Pelvic floor imaging with MR defecography: correlation with gynecologic pelvic organ prolapse quantification

Abdom Radiol (NY). 2021 Apr;46(4):1381-1389. doi: 10.1007/s00261-020-02476-9.


Purpose: Pelvic organ prolapse (POP) is assessed differently by gynecologists and radiologists. It is clinically staged by physical examination using the POP-Q (Pelvic Organ Prolapse Quantification) system and radiologically staged by modalities such as by Magnetic Resonance Defecography (MRD). The purpose of this study was to correlate the two methods of staging pelvic organ prolapse for each pelvic compartment by comparing correlative anatomic points and differences in technique. This understanding will help synthesize information from two different perspectives and bridge the gap between multiple specialists who participate in the care of patients with complex pelvic floor disorders.

Methods: A retrospective single institution study comparison of patients who underwent both dynamic magnetic resonance pelvic floor imaging and pelvic organ prolapse quantification (POP-Q) at our medical center was done. Two urogynecologists performed the POP-Q and one fellowship-trained radiologist interpreted the MRD and both staged pelvic organ prolapse independently.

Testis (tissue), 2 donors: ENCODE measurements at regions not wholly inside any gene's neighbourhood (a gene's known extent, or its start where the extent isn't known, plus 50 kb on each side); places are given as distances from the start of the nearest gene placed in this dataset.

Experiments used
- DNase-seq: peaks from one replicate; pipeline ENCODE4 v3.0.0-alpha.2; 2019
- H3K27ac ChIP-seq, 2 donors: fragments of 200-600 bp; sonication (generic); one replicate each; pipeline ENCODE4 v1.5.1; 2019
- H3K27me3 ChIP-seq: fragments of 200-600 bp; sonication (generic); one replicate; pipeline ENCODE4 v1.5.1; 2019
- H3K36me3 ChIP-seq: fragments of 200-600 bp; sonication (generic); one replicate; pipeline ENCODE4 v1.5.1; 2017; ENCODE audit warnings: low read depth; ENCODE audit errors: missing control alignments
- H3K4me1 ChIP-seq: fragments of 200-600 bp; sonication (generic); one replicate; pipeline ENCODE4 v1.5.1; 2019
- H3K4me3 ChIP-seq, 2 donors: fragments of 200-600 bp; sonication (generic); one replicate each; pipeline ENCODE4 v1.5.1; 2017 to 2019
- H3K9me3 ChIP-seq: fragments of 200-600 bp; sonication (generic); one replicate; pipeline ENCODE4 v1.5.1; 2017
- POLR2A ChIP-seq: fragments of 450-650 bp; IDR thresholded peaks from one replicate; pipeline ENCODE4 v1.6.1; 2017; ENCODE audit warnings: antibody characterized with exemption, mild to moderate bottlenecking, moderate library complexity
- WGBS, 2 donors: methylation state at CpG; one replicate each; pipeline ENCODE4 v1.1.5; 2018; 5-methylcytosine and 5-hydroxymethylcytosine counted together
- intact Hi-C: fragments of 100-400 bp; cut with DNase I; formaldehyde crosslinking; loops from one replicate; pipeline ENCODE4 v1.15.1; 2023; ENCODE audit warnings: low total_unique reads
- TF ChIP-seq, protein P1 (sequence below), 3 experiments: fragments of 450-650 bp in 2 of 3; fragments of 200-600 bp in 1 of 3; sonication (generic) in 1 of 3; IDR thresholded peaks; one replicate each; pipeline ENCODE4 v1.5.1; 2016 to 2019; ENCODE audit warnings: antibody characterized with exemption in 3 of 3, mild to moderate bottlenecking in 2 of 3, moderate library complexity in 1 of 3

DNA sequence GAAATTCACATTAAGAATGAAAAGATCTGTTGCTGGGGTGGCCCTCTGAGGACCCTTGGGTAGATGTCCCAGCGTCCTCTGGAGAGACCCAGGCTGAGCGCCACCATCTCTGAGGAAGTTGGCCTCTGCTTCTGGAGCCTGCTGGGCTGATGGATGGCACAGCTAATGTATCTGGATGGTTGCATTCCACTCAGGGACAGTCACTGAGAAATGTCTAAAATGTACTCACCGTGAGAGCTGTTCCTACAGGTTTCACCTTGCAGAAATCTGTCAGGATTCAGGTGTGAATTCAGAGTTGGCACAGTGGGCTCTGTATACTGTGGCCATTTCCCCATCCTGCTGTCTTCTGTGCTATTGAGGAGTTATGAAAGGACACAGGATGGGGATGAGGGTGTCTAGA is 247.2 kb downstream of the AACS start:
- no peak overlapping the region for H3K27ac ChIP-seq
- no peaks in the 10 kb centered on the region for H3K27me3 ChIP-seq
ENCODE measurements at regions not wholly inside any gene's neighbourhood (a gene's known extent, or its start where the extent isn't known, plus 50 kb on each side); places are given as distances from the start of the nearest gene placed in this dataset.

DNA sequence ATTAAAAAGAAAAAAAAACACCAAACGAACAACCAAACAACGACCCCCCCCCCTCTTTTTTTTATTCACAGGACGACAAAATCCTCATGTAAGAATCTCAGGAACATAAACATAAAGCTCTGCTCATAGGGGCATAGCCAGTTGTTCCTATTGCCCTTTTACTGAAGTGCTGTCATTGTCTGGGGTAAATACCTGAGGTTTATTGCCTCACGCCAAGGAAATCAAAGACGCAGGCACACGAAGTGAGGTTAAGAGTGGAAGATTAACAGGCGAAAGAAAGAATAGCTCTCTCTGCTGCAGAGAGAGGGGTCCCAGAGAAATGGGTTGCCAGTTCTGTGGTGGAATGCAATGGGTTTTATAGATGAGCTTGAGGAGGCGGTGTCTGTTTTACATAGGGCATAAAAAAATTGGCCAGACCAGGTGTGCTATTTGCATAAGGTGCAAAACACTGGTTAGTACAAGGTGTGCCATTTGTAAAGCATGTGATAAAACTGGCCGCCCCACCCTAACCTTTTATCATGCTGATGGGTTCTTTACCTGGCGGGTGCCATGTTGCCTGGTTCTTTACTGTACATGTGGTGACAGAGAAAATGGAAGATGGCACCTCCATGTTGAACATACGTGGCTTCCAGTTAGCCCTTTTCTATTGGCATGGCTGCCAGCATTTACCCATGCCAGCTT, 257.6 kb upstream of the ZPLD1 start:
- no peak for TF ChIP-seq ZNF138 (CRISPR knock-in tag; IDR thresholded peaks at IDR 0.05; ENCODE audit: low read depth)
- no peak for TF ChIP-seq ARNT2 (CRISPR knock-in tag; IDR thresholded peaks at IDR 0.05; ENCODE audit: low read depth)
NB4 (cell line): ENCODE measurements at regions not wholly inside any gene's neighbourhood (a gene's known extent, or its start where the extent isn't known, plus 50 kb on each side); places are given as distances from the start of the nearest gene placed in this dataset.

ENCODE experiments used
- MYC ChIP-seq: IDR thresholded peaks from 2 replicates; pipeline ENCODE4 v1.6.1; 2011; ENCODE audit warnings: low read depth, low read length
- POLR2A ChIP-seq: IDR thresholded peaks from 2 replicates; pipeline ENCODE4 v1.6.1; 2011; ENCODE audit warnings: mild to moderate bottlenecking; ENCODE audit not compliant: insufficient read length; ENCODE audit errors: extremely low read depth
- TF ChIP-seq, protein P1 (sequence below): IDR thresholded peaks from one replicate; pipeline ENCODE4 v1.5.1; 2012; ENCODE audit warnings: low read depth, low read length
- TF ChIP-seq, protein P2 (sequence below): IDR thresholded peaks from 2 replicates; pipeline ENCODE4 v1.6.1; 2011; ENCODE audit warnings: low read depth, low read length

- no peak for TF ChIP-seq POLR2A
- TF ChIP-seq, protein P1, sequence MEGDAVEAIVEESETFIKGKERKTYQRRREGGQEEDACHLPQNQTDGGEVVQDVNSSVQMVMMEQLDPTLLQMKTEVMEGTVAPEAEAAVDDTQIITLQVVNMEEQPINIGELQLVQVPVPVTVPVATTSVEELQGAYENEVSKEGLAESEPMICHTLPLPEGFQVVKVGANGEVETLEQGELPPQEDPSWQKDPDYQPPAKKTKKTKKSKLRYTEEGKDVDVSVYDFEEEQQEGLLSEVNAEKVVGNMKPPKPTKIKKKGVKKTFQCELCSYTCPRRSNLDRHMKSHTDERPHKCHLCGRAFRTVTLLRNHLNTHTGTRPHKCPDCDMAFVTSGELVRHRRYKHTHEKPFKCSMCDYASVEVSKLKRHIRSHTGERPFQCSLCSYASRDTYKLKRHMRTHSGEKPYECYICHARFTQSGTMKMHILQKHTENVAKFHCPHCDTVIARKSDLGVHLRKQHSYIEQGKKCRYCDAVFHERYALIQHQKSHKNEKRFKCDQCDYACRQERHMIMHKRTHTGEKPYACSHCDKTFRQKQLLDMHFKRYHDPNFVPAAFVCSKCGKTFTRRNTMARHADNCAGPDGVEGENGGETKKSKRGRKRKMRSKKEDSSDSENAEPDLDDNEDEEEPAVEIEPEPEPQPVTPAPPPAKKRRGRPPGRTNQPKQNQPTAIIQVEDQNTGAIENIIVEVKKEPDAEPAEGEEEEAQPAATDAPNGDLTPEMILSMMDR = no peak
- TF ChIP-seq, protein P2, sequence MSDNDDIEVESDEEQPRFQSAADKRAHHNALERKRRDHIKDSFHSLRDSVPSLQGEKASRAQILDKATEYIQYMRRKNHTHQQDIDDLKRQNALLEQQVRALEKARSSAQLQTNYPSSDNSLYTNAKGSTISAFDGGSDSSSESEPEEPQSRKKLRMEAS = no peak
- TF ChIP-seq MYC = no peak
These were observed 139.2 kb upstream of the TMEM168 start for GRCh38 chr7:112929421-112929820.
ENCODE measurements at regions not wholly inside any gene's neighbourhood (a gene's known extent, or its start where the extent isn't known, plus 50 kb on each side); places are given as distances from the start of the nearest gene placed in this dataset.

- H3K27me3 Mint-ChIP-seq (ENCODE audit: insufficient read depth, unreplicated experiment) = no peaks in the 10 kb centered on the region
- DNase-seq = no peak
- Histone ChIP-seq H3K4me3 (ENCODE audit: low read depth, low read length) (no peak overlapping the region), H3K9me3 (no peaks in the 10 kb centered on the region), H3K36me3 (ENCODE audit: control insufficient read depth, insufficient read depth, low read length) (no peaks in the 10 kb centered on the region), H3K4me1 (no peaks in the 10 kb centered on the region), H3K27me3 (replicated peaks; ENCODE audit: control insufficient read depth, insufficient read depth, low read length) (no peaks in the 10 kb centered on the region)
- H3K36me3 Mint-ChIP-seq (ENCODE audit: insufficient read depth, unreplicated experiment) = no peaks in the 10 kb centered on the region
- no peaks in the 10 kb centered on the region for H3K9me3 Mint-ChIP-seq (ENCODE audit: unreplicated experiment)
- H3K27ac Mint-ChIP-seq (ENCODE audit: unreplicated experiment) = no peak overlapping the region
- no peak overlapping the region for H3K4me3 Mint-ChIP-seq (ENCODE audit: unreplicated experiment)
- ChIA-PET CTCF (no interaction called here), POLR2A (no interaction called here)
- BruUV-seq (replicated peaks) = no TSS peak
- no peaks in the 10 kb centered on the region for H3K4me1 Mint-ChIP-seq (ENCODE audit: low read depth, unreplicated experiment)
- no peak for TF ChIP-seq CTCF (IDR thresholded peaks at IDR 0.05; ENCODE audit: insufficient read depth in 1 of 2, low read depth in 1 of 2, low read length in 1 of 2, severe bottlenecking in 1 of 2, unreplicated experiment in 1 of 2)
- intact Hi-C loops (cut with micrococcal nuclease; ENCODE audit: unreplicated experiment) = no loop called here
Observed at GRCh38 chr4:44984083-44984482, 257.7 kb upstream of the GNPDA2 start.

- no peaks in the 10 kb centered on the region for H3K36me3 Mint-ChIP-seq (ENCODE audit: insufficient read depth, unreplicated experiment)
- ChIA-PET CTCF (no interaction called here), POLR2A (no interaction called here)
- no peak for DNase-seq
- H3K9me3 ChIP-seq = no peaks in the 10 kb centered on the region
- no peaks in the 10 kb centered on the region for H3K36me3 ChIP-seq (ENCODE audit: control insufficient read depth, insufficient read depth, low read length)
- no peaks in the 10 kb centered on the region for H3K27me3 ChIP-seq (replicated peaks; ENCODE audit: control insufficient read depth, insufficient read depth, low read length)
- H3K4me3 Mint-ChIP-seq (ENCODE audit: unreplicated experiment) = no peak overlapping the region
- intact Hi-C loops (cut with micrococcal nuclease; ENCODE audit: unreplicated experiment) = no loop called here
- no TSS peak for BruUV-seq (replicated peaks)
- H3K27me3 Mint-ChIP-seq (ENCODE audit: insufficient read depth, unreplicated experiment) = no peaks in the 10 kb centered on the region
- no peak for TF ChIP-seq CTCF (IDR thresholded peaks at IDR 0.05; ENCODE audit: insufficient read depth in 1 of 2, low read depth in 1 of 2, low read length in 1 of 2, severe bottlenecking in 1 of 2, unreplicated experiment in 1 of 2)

Results: A total of 280 patients underwent magnetic resonance imaging (MRI) of the pelvic floor from 1/2013 to 12/2017, of whom 68 met our inclusion criteria. When compared to POP-Q, MRI has strong, moderate, and weak correlation for quantification of anterior, middle, and posterior compartment prolapse, respectively. POP-Q measurements Aa, Ba, C, and D are analogous to true pelvic anatomical landmarks which are directly and consistently measurable by MRI, hence accounting for the better correlation in anterior and middle compartments when compared to measurements Ap and Bp which do not correlate with true anatomical landmarks, and hence can explain the weak correlation for posterior compartment prolapse.

Conclusion: When comparing POP-Q to MRI, anterior and middle compartment prolapse have better correlation than posterior compartment prolapse. Inherent differences that exist in technique and anatomic landmarks used for staging pelvic organ prolapse by clinical exam and imaging criteria account for this. MRD, however, still provides anatomic details on static images, real time simultaneous overview of multi-compartmental prolapse, characterizes contents of cul-de-sac hernias and rectal evacuation on dynamic imaging. Corroborative information derived from both methods of staging organ will result in optimum patient care.

Keywords: Dynamic MR pelvic floor imaging; Pelvic organ prolapse (POP); Pelvic organ prolapse quantification (POP-Q).

MeSH terms

  • Defecography
  • Female
  • Humans
  • Magnetic Resonance Imaging
  • Pelvic Floor* / diagnostic imaging
  • Pelvic Organ Prolapse* / diagnostic imaging
  • Retrospective Studies